Relation (database)
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database In computing, a database is an organized collection of data stored and accessed electronically. Small databases can be stored on a file system, while large databases are hosted on computer clusters or cloud storage. The design of databases ...
theory, a relation, as originally defined by E. F. Codd, is a set of
tuple In mathematics Mathematics is an area of knowledge that includes the topics of numbers, formulas and related structures, shapes and the spaces in which they are contained, and quantities and their changes. These topics are represented in m ...
s (d1, d2, ..., dn), where each element dj is a member of Dj, a data domain. Codd's original definition notwithstanding, and contrary to the usual definition in mathematics, there is no ordering to the elements of the tuples of a relation. Instead, each element is termed an attribute value. An attribute is a name paired with a domain (nowadays more commonly referred to as a type or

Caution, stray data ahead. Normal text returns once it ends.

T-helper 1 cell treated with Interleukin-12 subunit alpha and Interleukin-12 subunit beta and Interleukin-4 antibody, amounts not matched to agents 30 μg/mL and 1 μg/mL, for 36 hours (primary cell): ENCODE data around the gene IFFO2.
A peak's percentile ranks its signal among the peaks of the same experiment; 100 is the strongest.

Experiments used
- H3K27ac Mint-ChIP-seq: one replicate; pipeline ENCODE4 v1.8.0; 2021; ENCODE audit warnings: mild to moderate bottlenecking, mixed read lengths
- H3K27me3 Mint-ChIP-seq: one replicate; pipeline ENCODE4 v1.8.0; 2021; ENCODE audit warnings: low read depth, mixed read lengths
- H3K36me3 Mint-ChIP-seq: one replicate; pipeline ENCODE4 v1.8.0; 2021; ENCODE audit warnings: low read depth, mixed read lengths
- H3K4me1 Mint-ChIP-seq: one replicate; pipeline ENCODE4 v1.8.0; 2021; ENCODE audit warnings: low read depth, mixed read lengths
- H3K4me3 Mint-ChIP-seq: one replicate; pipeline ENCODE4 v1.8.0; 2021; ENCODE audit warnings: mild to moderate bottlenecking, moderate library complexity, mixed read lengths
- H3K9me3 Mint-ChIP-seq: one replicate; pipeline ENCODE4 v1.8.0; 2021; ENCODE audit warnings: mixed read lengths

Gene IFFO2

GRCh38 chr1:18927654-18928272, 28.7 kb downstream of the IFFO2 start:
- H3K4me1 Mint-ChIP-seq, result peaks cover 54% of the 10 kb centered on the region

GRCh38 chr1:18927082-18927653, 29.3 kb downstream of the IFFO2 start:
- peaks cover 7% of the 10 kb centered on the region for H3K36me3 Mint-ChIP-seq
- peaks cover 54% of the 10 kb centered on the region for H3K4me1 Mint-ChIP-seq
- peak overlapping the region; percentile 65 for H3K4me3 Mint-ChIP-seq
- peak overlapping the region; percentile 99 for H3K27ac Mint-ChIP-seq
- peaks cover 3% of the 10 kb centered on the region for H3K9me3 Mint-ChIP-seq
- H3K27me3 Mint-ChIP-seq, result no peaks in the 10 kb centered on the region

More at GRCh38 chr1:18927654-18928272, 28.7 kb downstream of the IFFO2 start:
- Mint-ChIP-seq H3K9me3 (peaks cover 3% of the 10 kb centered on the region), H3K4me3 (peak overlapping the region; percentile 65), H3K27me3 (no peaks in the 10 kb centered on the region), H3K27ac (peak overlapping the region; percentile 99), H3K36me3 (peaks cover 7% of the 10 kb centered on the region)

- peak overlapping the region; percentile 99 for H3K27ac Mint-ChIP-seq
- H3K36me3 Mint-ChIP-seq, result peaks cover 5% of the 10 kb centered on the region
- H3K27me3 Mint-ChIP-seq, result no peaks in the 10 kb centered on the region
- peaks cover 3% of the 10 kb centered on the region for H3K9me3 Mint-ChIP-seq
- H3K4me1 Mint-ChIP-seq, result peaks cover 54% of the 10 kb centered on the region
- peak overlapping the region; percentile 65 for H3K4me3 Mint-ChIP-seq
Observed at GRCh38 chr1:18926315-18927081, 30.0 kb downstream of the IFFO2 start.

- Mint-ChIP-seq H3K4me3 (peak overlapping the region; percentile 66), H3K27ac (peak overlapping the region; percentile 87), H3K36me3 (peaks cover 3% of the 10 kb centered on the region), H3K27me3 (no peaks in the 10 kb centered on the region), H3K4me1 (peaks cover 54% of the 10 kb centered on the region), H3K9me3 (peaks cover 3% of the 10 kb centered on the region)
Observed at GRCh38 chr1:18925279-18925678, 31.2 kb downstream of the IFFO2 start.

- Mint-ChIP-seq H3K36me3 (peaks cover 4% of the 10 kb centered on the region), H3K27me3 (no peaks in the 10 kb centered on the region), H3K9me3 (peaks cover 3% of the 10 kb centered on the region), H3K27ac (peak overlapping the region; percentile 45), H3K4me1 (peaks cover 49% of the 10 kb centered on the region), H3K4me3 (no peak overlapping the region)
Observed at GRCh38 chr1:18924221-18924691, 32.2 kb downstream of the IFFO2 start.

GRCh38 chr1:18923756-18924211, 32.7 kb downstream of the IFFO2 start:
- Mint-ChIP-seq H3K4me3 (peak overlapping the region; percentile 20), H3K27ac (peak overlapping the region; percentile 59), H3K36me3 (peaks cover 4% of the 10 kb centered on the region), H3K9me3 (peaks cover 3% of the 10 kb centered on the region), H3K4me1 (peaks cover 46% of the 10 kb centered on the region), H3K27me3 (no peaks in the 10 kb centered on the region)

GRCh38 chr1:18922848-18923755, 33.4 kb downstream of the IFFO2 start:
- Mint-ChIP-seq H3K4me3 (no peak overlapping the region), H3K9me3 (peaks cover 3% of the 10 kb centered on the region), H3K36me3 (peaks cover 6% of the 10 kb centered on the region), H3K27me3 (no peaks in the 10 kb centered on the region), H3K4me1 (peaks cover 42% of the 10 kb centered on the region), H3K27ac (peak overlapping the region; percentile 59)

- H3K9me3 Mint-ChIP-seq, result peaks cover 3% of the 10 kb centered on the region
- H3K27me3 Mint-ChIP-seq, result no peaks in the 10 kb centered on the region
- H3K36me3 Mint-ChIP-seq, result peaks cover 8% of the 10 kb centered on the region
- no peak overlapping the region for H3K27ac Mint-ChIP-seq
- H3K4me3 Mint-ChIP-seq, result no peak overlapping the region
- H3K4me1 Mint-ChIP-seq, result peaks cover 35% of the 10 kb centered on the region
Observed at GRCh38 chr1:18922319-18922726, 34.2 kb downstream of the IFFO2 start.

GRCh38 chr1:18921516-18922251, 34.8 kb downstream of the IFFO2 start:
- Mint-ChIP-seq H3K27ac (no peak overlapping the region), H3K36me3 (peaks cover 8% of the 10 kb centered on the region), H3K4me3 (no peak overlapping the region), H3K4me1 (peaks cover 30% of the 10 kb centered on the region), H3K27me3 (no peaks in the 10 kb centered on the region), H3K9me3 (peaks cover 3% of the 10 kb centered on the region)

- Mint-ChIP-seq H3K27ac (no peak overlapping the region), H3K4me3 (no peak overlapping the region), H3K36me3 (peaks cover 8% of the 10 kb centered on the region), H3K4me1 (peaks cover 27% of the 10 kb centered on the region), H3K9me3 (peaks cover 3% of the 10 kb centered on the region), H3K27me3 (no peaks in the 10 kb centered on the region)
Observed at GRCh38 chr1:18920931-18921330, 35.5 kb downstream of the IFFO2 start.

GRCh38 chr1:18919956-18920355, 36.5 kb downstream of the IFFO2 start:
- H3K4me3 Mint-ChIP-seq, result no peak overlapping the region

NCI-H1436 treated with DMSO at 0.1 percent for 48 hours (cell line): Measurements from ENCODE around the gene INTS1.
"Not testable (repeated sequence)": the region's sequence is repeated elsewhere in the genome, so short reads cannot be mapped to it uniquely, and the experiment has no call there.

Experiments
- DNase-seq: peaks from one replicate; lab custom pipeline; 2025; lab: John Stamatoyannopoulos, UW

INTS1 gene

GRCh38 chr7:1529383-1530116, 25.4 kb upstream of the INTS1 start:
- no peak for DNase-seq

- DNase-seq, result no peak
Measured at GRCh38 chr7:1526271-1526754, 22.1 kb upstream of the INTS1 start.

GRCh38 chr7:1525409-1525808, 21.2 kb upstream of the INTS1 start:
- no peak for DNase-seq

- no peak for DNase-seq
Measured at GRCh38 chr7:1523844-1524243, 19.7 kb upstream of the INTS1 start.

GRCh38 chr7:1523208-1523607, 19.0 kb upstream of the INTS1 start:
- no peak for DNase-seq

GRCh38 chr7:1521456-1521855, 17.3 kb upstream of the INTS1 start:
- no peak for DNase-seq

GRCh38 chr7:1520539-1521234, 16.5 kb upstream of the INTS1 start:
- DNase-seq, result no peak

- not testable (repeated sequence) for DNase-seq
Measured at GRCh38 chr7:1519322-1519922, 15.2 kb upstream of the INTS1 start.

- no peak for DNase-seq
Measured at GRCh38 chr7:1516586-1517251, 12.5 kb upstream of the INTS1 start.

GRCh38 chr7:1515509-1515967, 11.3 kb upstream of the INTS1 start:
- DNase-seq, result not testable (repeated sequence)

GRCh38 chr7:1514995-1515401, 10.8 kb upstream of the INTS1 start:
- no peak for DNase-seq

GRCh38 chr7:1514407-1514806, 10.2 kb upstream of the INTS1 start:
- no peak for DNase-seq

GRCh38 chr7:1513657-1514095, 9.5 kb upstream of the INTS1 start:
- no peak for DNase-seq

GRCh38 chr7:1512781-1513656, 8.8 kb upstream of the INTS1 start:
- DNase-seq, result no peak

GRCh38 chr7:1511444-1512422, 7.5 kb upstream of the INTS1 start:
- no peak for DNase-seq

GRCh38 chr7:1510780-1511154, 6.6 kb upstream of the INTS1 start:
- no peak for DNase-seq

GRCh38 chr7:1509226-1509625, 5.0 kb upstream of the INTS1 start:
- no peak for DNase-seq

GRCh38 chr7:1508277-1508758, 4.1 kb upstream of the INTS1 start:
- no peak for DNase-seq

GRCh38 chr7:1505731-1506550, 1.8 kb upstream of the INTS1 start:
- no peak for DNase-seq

data type In computer science Computer science is the study of computation, automation, and information. Computer science spans theoretical disciplines (such as algorithms, theory of computation, information theory, and automation) to pra ...
). An attribute value is an attribute name paired with an element of that attribute's domain, and a tuple is a ''set'' of attribute values in which no two distinct elements have the same name. Thus, in some accounts, a tuple is described as a function, mapping names to values. A set of attributes in which no two distinct elements have the same name is called a heading. It follows from the above definitions that to every tuple there corresponds a unique heading, being the set of names from the tuple, paired with the domains from which the tuple's domain elements are taken. A set of
tuple In mathematics Mathematics is an area of knowledge that includes the topics of numbers, formulas and related structures, shapes and the spaces in which they are contained, and quantities and their changes. These topics are represented in m ...